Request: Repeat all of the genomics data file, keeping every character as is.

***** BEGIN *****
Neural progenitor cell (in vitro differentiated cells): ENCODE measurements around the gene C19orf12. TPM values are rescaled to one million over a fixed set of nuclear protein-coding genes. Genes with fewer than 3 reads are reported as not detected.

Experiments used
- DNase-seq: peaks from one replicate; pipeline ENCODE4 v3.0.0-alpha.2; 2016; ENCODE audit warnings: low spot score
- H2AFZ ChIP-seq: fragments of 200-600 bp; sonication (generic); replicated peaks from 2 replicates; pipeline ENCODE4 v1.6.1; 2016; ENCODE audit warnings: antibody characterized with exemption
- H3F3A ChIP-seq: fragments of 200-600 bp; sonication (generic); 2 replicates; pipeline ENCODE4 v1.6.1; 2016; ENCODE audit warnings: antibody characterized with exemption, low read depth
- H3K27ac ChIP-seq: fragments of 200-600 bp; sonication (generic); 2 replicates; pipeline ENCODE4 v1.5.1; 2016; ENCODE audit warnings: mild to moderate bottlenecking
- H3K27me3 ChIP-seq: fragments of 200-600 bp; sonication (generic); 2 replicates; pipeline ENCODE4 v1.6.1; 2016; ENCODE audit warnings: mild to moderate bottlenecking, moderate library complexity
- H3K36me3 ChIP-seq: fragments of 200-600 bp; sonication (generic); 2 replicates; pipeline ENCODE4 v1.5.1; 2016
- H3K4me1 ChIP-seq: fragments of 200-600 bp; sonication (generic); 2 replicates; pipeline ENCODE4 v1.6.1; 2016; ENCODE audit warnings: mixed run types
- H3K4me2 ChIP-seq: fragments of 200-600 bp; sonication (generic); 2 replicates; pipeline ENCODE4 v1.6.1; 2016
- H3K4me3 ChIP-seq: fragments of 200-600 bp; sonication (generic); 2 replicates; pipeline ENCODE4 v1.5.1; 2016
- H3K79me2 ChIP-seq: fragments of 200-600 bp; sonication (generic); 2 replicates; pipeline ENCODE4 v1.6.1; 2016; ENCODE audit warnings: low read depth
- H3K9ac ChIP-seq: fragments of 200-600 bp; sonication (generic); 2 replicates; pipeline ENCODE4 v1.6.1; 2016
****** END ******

Neural progenitor cell (in vitro differentiated cells): ENCODE measurements around the gene C19orf12. TPM values are rescaled to one million over a fixed set of nuclear protein-coding genes. Genes with fewer than 3 reads are reported as not detected.

Experiments used
- DNase-seq: peaks from one replicate; pipeline ENCODE4 v3.0.0-alpha.2; 2016; ENCODE audit warnings: low spot score
- H2AFZ ChIP-seq: fragments of 200-600 bp; sonication (generic); replicated peaks from 2 replicates; pipeline ENCODE4 v1.6.1; 2016; ENCODE audit warnings: antibody characterized with exemption
- H3F3A ChIP-seq: fragments of 200-600 bp; sonication (generic); 2 replicates; pipeline ENCODE4 v1.6.1; 2016; ENCODE audit warnings: antibody characterized with exemption, low read depth
- H3K27ac ChIP-seq: fragments of 200-600 bp; sonication (generic); 2 replicates; pipeline ENCODE4 v1.5.1; 2016; ENCODE audit warnings: mild to moderate bottlenecking
- H3K27me3 ChIP-seq: fragments of 200-600 bp; sonication (generic); 2 replicates; pipeline ENCODE4 v1.6.1; 2016; ENCODE audit warnings: mild to moderate bottlenecking, moderate library complexity
- H3K36me3 ChIP-seq: fragments of 200-600 bp; sonication (generic); 2 replicates; pipeline ENCODE4 v1.5.1; 2016
- H3K4me1 ChIP-seq: fragments of 200-600 bp; sonication (generic); 2 replicates; pipeline ENCODE4 v1.6.1; 2016; ENCODE audit warnings: mixed run types
- H3K4me2 ChIP-seq: fragments of 200-600 bp; sonication (generic); 2 replicates; pipeline ENCODE4 v1.6.1; 2016
- H3K4me3 ChIP-seq: fragments of 200-600 bp; sonication (generic); 2 replicates; pipeline ENCODE4 v1.5.1; 2016
- H3K79me2 ChIP-seq: fragments of 200-600 bp; sonication (generic); 2 replicates; pipeline ENCODE4 v1.6.1; 2016; ENCODE audit warnings: low read depth
- H3K9ac ChIP-seq: fragments of 200-600 bp; sonication (generic); 2 replicates; pipeline ENCODE4 v1.6.1; 2016